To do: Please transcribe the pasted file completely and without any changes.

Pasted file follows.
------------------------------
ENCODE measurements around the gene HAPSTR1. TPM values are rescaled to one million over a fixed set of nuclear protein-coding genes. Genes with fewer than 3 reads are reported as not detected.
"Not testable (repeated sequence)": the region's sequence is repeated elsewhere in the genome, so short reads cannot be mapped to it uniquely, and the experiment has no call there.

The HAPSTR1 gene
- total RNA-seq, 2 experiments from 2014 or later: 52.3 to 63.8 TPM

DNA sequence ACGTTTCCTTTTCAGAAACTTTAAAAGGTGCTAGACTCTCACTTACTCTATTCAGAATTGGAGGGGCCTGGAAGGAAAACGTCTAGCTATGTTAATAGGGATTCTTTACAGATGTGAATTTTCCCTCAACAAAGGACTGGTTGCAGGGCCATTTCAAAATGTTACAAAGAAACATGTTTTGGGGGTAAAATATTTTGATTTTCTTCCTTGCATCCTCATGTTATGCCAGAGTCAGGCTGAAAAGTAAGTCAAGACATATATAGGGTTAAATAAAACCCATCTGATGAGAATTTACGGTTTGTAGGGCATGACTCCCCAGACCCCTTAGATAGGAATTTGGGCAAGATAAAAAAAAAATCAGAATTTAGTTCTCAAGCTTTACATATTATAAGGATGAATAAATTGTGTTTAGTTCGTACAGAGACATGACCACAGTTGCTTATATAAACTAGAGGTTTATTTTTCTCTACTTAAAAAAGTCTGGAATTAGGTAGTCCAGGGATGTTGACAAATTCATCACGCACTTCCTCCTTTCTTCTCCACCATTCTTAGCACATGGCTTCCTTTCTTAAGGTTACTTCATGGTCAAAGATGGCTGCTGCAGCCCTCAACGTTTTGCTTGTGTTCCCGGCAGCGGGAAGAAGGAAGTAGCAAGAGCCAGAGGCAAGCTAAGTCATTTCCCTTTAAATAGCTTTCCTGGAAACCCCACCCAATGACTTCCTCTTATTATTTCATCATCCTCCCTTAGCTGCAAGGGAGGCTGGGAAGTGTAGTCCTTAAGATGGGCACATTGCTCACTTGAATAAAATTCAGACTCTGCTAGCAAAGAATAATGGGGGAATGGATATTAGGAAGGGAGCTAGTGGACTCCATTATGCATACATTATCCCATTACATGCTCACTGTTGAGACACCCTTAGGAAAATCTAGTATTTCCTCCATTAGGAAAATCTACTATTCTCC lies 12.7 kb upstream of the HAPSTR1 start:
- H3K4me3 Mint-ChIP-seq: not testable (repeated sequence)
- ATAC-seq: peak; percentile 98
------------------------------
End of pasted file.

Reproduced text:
ENCODE measurements around the gene HAPSTR1. TPM values are rescaled to one million over a fixed set of nuclear protein-coding genes. Genes with fewer than 3 reads are reported as not detected.
"Not testable (repeated sequence)": the region's sequence is repeated elsewhere in the genome, so short reads cannot be mapped to it uniquely, and the experiment has no call there.

The HAPSTR1 gene
- total RNA-seq, 2 experiments from 2014 or later: 52.3 to 63.8 TPM

DNA sequence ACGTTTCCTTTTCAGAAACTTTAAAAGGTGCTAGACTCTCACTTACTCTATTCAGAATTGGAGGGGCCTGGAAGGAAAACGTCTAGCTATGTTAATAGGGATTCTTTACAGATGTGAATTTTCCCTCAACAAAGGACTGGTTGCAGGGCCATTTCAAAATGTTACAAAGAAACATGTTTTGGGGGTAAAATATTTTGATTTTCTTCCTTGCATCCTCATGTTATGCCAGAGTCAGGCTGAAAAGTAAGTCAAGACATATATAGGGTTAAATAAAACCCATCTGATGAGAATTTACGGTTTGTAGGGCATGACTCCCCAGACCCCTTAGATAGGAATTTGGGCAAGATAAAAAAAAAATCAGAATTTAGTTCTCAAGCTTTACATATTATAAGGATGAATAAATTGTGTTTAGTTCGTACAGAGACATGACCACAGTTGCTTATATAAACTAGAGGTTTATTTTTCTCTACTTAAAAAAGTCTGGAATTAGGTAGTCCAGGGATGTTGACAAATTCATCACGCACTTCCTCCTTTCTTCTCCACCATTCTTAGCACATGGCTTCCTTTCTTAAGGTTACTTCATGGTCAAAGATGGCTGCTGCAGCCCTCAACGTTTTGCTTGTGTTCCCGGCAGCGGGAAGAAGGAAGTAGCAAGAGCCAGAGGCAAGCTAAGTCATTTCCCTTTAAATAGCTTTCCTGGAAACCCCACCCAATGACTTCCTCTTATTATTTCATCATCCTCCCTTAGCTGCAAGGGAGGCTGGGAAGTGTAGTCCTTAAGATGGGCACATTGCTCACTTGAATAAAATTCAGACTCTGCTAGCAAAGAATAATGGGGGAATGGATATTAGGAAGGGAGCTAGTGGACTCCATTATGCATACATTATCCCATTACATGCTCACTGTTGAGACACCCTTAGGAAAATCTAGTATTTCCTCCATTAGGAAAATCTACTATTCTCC lies 12.7 kb upstream of the HAPSTR1 start:
- H3K4me3 Mint-ChIP-seq: not testable (repeated sequence)
- ATAC-seq: peak; percentile 98